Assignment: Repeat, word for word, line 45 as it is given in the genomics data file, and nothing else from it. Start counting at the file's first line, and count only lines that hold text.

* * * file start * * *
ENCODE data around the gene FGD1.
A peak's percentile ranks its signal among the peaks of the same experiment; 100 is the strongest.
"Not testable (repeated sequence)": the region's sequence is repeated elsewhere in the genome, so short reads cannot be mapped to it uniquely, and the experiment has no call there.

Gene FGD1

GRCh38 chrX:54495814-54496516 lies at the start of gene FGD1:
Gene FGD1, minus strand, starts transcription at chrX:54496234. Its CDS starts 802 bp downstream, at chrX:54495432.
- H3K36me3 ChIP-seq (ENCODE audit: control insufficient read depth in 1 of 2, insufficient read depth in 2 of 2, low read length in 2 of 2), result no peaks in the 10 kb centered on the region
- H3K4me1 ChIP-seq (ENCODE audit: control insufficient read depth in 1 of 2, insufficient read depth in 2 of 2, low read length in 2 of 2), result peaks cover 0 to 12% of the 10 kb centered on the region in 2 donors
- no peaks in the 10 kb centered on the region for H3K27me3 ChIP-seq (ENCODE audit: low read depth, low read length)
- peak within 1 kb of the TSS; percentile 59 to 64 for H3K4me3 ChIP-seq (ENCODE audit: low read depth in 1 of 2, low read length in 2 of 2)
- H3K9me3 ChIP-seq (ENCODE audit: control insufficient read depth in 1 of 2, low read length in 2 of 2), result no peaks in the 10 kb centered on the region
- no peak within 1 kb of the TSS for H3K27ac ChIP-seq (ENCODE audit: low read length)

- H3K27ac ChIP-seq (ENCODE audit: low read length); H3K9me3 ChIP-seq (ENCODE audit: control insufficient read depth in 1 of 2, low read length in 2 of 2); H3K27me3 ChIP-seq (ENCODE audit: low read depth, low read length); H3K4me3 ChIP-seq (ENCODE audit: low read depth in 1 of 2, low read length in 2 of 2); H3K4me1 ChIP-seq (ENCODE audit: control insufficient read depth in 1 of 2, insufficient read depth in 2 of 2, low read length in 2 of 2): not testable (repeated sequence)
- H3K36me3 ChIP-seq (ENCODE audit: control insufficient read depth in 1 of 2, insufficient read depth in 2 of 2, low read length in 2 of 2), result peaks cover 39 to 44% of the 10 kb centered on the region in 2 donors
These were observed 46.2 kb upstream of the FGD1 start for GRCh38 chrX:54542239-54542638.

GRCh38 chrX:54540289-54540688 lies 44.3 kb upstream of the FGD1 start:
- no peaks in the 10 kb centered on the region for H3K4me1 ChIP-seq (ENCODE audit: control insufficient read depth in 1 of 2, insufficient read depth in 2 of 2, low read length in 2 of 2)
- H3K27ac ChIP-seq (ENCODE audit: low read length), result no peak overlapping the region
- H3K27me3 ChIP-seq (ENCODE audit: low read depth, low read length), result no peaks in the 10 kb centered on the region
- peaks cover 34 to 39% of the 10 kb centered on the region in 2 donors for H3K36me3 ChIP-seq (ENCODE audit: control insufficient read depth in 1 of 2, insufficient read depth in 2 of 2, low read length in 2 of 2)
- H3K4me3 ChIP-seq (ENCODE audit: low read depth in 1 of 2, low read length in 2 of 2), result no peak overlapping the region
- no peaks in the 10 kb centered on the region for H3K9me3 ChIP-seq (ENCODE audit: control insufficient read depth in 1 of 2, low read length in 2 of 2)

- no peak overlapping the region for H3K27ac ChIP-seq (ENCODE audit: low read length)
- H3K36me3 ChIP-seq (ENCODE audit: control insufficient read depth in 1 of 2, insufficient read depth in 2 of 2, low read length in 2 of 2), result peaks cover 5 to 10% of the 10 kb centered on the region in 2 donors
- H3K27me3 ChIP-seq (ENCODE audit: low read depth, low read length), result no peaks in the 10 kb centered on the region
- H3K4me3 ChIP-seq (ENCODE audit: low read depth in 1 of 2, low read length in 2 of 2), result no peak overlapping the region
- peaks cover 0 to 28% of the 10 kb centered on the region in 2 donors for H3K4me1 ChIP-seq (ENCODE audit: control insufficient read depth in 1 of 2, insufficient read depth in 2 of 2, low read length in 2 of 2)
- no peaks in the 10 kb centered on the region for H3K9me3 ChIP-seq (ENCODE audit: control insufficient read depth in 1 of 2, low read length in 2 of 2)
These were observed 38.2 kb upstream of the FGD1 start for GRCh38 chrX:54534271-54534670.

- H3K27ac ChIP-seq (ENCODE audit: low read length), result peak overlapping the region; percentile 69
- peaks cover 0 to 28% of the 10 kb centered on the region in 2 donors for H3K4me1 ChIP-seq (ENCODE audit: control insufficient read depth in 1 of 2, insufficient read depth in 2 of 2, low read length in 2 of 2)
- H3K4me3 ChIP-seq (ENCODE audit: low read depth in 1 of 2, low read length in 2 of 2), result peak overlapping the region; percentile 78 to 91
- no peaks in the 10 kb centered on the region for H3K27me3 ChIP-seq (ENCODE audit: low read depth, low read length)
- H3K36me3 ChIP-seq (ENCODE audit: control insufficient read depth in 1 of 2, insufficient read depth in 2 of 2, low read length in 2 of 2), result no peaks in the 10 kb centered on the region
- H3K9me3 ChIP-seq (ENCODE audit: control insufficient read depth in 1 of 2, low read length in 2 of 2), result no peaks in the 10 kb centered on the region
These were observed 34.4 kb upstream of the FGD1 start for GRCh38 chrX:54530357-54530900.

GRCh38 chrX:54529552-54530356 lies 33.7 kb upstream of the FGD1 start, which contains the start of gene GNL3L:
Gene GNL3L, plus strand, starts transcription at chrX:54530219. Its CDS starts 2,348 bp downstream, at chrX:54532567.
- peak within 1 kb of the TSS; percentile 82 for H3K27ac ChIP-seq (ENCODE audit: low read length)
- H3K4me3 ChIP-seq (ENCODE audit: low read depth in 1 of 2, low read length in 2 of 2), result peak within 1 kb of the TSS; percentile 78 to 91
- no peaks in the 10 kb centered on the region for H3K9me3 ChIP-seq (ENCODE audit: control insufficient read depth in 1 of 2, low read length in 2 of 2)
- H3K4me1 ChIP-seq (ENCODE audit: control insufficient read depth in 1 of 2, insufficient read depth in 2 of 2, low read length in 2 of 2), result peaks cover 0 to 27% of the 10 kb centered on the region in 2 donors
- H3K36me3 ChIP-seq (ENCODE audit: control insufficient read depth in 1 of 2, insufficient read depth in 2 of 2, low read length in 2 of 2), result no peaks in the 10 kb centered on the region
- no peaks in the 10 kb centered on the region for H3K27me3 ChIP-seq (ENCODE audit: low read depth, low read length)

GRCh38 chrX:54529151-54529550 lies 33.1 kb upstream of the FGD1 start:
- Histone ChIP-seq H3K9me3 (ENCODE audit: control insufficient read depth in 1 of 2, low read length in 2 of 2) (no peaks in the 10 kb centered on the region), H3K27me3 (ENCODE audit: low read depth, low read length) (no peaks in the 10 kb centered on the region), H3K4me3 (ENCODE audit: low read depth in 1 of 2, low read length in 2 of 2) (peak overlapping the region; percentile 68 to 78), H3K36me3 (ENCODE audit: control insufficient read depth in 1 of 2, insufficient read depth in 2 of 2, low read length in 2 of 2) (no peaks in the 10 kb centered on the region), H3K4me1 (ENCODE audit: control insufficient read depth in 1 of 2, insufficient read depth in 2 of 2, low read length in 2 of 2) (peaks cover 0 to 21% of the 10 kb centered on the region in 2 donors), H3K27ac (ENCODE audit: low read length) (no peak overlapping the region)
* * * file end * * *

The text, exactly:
GRCh38 chrX:54529151-54529550 lies 33.1 kb upstream of the FGD1 start: